in several formats but is most commonly reported as "p <" or
"Sig." or "Signif." or "Significance." The following table links
p values with a benchmark alpha of 0.05:
P < Alpha
Probability of Type I Error
0.05 0.05 5% chance difference is not
significant
0.10 0.05 10% chance difference is not
significant
0.01 0.05 1% chance difference is not
significant
0.96 0.05 96% chance difference is not
significant
Final Decision
Statistically signif.
Not statistically signif.
Statistically signif.
Not statistically signif.
2.2.3.Statistical Hypothesis Testing
General assumptions:
 Population is normally distributed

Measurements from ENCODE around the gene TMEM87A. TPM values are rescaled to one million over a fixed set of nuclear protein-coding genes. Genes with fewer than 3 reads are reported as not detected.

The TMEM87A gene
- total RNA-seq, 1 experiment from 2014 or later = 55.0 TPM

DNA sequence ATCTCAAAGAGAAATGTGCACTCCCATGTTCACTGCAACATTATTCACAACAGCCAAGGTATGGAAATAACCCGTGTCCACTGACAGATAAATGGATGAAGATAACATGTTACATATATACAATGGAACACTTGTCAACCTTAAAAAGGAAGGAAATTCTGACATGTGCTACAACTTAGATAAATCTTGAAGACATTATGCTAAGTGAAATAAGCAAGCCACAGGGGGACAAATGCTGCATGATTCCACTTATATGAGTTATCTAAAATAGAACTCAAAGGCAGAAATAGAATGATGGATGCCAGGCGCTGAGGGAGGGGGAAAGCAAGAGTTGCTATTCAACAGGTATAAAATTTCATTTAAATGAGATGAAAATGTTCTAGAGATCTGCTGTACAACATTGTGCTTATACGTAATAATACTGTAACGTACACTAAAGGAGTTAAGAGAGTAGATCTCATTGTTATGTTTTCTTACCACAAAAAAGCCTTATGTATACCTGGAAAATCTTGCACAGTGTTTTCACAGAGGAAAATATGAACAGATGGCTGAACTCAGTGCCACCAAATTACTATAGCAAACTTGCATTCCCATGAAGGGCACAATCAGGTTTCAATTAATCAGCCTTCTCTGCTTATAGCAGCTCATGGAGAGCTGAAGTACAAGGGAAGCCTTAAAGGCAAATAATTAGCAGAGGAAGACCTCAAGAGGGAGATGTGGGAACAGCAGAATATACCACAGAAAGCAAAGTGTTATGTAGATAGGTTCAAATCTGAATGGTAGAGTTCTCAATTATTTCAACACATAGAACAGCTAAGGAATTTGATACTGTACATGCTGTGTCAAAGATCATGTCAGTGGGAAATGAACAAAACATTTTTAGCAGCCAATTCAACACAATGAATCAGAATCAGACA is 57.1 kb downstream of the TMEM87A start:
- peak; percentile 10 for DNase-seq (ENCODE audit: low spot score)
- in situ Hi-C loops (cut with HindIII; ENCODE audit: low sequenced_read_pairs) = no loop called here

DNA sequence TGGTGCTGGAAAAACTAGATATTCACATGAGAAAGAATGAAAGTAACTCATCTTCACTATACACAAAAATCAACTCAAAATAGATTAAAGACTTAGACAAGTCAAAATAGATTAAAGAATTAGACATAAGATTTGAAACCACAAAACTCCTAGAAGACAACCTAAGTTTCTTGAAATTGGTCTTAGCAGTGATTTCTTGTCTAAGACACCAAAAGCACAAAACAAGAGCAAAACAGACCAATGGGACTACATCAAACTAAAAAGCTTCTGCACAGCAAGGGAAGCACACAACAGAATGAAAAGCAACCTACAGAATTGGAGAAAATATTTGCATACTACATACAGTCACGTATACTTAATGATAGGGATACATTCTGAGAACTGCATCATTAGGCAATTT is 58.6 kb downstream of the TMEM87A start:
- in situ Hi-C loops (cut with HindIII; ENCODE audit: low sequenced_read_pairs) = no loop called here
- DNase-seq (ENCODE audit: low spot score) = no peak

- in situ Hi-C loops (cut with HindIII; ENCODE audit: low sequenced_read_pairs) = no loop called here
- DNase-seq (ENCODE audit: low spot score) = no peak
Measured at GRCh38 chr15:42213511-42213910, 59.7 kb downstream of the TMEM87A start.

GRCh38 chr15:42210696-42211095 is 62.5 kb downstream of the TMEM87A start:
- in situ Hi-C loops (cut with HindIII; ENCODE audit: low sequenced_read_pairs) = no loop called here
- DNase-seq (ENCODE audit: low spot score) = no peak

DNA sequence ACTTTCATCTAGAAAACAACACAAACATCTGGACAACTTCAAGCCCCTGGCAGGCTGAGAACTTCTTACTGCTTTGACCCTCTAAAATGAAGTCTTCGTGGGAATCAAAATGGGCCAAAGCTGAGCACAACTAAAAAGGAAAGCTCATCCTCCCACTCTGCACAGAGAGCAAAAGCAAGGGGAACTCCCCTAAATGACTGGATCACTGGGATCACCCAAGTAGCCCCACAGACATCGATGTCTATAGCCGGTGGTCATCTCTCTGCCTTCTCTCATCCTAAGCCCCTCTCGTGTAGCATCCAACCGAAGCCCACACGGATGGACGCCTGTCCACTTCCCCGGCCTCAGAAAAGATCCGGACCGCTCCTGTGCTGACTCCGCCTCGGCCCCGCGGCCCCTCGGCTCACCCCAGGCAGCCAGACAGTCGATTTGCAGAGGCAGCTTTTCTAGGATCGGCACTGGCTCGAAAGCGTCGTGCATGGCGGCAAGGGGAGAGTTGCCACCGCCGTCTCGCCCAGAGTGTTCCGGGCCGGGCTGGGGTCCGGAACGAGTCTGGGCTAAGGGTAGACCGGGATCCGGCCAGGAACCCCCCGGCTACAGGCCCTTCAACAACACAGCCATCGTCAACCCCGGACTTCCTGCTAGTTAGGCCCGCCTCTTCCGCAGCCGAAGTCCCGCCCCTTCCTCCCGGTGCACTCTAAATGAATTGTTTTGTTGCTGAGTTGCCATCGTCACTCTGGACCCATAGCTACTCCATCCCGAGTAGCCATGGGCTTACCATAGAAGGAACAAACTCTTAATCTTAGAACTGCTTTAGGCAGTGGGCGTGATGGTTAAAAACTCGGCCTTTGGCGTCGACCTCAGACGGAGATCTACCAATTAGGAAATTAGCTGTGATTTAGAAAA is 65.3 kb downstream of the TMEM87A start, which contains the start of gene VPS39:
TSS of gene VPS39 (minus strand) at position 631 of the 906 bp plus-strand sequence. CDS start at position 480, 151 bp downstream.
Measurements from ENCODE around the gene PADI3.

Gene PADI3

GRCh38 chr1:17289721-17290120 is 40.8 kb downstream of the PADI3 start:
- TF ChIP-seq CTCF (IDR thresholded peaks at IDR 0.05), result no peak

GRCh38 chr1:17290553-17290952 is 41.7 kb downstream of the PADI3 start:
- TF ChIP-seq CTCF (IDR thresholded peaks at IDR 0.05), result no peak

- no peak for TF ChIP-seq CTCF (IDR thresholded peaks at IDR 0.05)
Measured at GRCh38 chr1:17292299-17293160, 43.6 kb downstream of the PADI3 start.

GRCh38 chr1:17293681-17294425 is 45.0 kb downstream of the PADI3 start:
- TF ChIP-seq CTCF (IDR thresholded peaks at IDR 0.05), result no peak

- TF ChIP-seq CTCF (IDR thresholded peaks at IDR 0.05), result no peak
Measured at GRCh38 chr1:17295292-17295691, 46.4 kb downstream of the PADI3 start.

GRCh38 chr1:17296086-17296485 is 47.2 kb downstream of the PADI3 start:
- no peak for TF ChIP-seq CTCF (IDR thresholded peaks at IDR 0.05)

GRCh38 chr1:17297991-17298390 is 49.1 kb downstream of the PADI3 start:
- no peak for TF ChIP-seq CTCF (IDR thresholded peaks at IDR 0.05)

 Random sampling
 Mutually exclusive comparison samples
 Data characteristics match statistical
technique.
For interval / ratio data use: t-tests, Pearson
correlation, ANOVA, regression
For nominal / ordinal data use: Difference of
proportions, chi square and related
measures of association
2.2.4.Hypothesis Testing Testing
State the Hypothesis
 Null Hypothesis (Ho): There is no difference between
___ and ___.
 Alternative Hypothesis (Ha): There is a difference
between __ and __.
Rejection Criteria
 This determines how different the parameters and/or
statistics must be before the null hypothesis can be
rejected. This "region of rejection" is based on alpha
() - the error associated with the confidence level. The
point of rejection is known as the critical value.
 For the medical investigations use value  = 0,05
(5%).
Practical point of the
view
Statistical point of
the view
Comparing the control
and experimental
samples
Comparing Two
Independent Sample